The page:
You’ll be unsurprised to find that Dark Shadows is unmistakably Tim Burton-esque. From the gothic look and feel to the quirky characters and, of course, regular cast members like Johnny Depp and Helena Bonham Carter, this is Burton all over. And while that might satisfy the hardcore fans of the director who will follow him down every cinematic road he chooses to take, it is nonetheless a redundant exercise in self-indulgence and, quite frankly, laziness.
Based on the 1960s American Gothic soap opera of the same name, Dark Shadows follows Barnabas Collins (Depp), an affluent member of the renowned Collins family who is cursed by a witch (Eva Green) to be a vampire and imprisoned in a coffin for more than two centuries. In 1972 he is set free and then returns to his family home only to find that the times have very much changed and that the descendants of his family are in need of his help.
Burton hasn’t exactly been the most critically well-received director of the last decade (to say the least) but I’m not someone who finds everything he has done in that time period to be a complete waste of time (unashamedly I dig Charlie and the Chocolate Factory, Big Fish and Sweeney Todd).But after the mess that was Alice in Wonderland, Dark Shadows was a real opportunity for Burton to return to form. Sadly that isn’t the case.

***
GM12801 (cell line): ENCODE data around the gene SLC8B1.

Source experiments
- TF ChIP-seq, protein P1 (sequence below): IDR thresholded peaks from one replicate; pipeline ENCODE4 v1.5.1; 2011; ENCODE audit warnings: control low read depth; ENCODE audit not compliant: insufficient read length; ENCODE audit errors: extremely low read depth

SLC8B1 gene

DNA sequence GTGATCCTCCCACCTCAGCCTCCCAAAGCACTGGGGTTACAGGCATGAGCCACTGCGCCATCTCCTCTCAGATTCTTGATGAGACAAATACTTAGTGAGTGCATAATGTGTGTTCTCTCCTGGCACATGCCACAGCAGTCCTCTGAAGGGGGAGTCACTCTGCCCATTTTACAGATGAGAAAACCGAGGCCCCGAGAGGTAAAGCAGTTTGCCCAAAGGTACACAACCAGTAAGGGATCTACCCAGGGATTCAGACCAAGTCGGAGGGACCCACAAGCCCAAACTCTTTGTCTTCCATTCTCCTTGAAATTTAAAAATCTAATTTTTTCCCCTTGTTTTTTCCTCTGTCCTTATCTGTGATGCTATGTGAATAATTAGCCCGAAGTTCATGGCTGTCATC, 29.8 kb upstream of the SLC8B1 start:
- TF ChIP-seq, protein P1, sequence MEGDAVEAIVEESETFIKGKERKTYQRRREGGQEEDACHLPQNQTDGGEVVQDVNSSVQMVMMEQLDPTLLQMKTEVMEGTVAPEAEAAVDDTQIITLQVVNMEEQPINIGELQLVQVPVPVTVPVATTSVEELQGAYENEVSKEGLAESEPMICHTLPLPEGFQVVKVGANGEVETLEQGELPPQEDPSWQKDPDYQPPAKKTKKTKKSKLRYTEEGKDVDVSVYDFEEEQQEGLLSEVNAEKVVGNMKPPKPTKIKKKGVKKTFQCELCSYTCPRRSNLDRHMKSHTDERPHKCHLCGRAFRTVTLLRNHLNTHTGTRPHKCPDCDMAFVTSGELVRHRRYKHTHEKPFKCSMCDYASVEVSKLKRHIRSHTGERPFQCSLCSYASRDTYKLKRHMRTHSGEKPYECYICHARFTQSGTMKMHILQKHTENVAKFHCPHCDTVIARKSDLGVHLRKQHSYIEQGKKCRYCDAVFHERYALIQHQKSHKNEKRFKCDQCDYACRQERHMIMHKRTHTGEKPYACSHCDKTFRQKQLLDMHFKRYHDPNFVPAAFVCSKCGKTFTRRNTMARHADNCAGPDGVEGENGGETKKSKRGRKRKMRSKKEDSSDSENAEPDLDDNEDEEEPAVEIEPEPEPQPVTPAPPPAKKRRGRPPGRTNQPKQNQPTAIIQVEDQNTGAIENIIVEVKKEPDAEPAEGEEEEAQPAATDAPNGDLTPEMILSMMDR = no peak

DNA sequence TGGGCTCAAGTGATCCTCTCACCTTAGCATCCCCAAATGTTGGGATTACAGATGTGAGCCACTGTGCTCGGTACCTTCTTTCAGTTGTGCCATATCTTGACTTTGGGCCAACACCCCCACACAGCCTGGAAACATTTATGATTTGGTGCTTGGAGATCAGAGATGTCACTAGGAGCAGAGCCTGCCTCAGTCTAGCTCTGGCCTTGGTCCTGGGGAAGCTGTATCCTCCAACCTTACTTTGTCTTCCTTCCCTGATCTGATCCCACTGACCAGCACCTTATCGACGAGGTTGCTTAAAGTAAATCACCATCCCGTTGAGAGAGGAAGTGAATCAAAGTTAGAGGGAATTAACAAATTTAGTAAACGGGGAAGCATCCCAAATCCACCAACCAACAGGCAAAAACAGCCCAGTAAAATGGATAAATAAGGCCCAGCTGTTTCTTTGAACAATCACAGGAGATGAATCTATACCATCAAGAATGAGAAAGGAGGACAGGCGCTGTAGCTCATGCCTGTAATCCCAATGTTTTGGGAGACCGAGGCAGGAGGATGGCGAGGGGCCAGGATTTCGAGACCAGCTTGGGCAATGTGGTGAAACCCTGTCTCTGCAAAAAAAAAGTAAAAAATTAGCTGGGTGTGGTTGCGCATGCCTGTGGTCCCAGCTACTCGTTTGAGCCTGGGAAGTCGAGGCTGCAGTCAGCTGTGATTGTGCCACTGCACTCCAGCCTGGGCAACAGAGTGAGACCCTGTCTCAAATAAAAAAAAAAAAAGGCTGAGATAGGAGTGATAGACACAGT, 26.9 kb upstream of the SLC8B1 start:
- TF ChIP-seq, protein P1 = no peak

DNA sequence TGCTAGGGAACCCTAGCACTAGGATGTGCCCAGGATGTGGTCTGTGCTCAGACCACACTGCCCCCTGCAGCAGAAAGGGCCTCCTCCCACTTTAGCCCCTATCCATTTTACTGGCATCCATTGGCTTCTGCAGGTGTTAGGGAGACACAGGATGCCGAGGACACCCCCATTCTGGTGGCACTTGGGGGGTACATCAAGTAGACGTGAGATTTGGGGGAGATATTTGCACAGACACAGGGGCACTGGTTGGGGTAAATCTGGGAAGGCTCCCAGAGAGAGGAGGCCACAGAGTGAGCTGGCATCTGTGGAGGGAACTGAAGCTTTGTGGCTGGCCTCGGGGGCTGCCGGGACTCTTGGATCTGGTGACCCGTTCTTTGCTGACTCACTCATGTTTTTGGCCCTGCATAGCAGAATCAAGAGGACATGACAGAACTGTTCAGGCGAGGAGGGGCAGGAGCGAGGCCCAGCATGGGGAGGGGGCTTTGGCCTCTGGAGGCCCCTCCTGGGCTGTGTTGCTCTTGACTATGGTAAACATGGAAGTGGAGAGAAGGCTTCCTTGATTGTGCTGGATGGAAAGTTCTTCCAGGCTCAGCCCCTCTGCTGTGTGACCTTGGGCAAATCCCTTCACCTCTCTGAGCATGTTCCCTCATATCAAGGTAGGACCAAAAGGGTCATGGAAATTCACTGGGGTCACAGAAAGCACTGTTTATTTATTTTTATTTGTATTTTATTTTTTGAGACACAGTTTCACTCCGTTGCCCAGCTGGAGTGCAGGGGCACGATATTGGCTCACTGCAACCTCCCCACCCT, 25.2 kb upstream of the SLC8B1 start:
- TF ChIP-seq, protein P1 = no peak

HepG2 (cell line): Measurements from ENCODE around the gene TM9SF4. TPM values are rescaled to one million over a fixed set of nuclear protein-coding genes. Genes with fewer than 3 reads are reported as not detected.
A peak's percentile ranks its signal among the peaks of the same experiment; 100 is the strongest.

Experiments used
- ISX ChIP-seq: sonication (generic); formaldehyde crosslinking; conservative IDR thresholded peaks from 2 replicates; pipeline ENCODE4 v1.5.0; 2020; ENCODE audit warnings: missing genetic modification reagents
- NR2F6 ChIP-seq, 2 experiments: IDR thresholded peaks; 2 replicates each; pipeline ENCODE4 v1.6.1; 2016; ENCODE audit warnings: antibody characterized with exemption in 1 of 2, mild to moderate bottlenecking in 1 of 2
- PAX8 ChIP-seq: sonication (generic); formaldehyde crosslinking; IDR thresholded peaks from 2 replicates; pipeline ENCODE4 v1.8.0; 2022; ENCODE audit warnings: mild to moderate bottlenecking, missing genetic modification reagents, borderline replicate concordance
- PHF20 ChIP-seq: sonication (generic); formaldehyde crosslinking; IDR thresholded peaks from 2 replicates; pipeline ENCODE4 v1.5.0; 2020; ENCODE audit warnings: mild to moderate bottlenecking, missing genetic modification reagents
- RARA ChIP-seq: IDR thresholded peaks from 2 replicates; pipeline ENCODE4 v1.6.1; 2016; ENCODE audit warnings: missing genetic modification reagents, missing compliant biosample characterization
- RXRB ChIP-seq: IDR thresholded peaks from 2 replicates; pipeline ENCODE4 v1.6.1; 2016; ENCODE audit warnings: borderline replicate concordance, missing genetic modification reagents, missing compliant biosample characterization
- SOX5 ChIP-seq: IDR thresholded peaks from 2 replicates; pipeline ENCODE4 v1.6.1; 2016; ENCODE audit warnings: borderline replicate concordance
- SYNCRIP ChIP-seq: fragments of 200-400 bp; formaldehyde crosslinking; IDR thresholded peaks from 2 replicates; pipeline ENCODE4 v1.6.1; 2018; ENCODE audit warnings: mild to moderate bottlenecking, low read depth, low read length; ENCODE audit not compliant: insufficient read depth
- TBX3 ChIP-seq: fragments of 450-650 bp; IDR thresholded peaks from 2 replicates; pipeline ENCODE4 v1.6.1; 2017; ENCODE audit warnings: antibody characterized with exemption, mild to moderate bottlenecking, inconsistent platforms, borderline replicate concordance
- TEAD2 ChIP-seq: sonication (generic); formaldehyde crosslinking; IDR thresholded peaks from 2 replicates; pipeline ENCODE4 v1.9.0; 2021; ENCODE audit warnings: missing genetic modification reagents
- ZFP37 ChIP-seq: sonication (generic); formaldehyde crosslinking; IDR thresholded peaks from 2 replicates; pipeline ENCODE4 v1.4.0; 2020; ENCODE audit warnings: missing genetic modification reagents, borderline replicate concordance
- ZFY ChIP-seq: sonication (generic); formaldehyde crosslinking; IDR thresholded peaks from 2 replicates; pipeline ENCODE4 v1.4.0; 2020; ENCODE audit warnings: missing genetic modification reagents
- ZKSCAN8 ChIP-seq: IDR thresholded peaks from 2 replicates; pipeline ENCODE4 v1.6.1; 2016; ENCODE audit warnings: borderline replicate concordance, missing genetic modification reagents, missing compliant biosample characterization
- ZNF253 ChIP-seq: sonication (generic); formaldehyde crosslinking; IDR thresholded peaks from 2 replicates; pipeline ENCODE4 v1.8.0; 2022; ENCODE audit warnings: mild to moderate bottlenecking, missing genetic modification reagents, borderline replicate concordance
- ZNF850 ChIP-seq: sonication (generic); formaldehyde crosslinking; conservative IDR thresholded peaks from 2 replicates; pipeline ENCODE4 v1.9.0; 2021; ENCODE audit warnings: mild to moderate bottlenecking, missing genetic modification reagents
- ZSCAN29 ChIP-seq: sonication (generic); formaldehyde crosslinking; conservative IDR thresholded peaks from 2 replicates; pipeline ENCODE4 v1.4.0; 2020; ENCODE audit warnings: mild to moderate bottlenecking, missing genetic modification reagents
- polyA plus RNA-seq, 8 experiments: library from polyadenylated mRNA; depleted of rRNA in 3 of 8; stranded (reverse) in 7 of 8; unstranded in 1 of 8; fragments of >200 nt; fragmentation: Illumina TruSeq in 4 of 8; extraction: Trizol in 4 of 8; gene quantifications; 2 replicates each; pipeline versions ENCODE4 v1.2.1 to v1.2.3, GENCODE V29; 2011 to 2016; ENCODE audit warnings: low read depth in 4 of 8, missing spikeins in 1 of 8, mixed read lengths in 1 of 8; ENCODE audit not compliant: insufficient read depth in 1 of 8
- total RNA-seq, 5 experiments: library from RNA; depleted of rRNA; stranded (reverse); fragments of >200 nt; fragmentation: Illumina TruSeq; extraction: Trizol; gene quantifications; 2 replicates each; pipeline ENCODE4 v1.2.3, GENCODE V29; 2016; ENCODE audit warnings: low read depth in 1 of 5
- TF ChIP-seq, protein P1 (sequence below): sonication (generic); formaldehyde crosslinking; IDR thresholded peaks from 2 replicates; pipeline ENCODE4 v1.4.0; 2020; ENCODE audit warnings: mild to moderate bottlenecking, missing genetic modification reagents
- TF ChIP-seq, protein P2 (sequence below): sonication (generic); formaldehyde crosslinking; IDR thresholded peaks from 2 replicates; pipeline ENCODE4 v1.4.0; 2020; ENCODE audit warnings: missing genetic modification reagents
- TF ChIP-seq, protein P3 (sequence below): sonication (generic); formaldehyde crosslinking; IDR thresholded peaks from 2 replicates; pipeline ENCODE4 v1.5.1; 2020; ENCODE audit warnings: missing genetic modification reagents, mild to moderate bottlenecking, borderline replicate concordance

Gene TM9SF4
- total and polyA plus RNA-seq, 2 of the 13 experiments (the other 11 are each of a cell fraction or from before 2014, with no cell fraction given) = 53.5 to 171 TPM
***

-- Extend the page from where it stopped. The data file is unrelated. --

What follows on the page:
The main issue with the film is the wild misjudging of tone. Stumbling awkwardly between sitcom-esque comedy – the onslaught of set-up-punchline jokes are suffocating – and Burton’s usual brand of quirky darkness, the film has a serious case of personality disorder and never finds a sure footing to allow the family drama or the eccentric band of characters to work as they should.
Casting is a mixed bag, with some being film highlights (Chloe Grace Moretz in particular) but most being like jigsaw pieces that have found their way into the wrong box. The spotlight is obviously on Depp as vampire Barnabas and while a peculiar character and performance it nevertheless is predictable and actually quite boring. This is the 8th (that’s right 8th) time he has collaborated with Burton and, like his turn as the Mad Hatter in Alice in the Wonderland, his performance here is in many ways generic.
The film is not a complete wash, however. Visually it’s gorgeous, Bruno Delbonnel’s (Amelie, Harry Potter and the Half-Blood Prince) sumptuous cinematography bringing to life the Gothic world in a way that’s strangely beautiful – there’s a surprising amount of vividness for a film with a title like Dark Shadows. It does occasionally contain some effective scenes and, like I said, there are some highlight performances.
However, that doesn’t make up for the rest of the film. An ill-judged attempt at updating an ancient soap opera, clumsily mixing largely laugh-free gags (verbal and visual alike), completely ridiculous song choices and an ending that’s just plain terrible. Only Burton could have made this film and that’s true for all the wrong reasons.